Georgia O’Keeffe’s little sister’s retrospective

The Dallas Museum of Art appeals for Ida O’Keeffe anecdotes ahead of a show dedicated to the little known artist
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Detail from Variation on a Lighthouse Theme II, c. 1932 by Ida O'Keeffe
Detail from Variation on a Lighthouse Theme II, c. 1932 by Ida O'Keeffe

Don’t expect any flower paintings; don’t hold out for skulls superimposed on to desert scenes. When the O’Keeffe show opens at the Dallas Museum of Art, there will instead be a wide selection of lighthouse paintings, rendered in a bold, futurist style.

This exhibition, Ida O’Keeffe: Escaping Georgia’s Shadow, currently being planned, will bring together round 40 paintings, watercolours, prints and drawings by Ida O’Keeffe, Georgia’s younger sister, as well as photographs of Ida taken by Georgia’s husband Alfred Stieglitz.

"She possessed a very good eye. She was very skilled in the art of composition and also in technique," explained Sue Canterbury, a curator of American art the museum who is overseeing the show due to open in 2017. 

 

Ida O'Keeffe with flowers (1924) by Alfred Stieglitz
Ida O'Keeffe with flowers (1924) by Alfred Stieglitz

As our Phaidon Focus book on Georgia O’Keeffe points out, Giorgia, though estranged from her father early on, stayed  close to her brother and four sisters. Ida O’Keeffe began her career as a gynecological nurse, before turning to painting in her early thirties. She received an MFA from Columbia University Teacher’s College in 1932, and had a solo exhibition in New York five years later. However, her paintings failed to generate a substantial income, and she became financially reliant on her more successful sibling in later life.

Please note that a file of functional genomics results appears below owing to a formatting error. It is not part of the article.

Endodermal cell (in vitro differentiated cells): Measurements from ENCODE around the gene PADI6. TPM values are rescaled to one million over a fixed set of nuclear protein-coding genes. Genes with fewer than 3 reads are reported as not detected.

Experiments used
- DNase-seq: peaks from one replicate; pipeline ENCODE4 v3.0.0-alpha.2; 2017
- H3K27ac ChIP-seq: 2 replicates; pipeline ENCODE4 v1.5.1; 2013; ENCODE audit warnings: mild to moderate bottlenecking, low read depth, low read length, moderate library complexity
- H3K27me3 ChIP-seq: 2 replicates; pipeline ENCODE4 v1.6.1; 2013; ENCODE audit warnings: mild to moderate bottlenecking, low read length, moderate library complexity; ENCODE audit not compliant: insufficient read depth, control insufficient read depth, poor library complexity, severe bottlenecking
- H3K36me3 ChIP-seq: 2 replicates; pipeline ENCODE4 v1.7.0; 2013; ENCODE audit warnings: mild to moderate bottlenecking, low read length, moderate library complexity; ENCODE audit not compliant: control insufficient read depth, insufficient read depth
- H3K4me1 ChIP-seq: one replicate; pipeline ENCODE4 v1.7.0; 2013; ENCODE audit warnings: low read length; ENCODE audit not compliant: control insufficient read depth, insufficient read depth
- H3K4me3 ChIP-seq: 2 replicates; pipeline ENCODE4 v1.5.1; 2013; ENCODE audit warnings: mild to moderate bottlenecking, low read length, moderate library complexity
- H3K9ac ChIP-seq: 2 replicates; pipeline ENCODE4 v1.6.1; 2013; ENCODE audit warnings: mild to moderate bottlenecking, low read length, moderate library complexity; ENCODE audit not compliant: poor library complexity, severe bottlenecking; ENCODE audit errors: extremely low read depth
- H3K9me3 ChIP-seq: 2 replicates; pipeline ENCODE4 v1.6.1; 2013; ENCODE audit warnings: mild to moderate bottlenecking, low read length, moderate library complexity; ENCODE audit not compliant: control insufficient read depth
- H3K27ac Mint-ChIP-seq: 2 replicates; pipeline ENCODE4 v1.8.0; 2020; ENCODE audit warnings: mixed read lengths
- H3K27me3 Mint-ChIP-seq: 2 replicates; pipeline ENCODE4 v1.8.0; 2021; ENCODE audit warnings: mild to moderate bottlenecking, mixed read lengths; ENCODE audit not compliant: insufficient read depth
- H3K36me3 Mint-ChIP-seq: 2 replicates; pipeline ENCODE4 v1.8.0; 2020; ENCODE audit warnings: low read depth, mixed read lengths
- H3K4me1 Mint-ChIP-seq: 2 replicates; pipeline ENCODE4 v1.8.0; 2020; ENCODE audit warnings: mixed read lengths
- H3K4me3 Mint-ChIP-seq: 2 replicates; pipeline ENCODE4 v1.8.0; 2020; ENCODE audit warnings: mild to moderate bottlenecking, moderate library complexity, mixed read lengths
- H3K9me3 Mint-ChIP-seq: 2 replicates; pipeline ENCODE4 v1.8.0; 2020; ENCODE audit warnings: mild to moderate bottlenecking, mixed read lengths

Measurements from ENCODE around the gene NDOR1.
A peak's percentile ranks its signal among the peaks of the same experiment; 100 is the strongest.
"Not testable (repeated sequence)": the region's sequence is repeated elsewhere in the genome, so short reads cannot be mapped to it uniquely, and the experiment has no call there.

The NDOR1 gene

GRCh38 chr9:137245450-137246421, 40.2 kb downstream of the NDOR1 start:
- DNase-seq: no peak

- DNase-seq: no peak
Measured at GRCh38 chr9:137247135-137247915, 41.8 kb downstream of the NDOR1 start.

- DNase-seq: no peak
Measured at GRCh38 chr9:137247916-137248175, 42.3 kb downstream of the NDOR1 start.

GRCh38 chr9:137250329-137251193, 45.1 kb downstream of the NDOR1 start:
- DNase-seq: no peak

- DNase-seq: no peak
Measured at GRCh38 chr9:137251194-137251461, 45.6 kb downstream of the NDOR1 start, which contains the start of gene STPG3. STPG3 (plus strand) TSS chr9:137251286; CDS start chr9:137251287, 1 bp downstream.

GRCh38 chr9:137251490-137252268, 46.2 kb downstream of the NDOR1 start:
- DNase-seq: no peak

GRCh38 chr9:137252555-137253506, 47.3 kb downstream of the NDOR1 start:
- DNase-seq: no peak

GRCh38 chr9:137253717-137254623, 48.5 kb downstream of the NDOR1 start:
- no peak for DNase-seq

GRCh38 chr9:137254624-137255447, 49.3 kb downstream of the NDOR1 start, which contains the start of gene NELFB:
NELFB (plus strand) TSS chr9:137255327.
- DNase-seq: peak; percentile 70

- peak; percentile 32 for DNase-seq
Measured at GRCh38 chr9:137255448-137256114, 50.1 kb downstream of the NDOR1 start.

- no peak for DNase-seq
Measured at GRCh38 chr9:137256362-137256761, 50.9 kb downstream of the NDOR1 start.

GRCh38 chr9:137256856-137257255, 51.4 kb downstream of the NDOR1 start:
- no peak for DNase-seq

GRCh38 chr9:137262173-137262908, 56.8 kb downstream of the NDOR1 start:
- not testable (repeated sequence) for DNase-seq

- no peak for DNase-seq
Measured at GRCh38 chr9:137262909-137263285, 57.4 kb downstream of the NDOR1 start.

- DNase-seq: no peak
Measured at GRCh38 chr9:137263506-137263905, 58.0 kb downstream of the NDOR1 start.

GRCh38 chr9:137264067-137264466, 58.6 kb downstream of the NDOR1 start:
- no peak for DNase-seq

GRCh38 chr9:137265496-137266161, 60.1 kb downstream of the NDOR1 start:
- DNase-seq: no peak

However, the sisters fell out in later life, and when she died in 1961 at the age of 71, Georgia described Ida’s life as “wasted”. Her paintings and prints were sold off haphazardly after her death, and no great record of her output remains. Nevertheless, the interest in the younger O’Keeffe’s work has grown over recent years, and Canterbury hopes to fatten up Ida’s scarce biography.

In an interview for the New York Times, the curator appeals to the paper’s readers for any anecdotes relating to this lesser-known O’Keeffe. “There has to be something out there,” she says. If you know, contact the museum. If you’d like to know, pay a visit to Dallas in 2017. Meanwhile, for greater understanding of her sister’s life and work do order or download a copy of our Phaidon Focus book on Georgia O’Keeffe.


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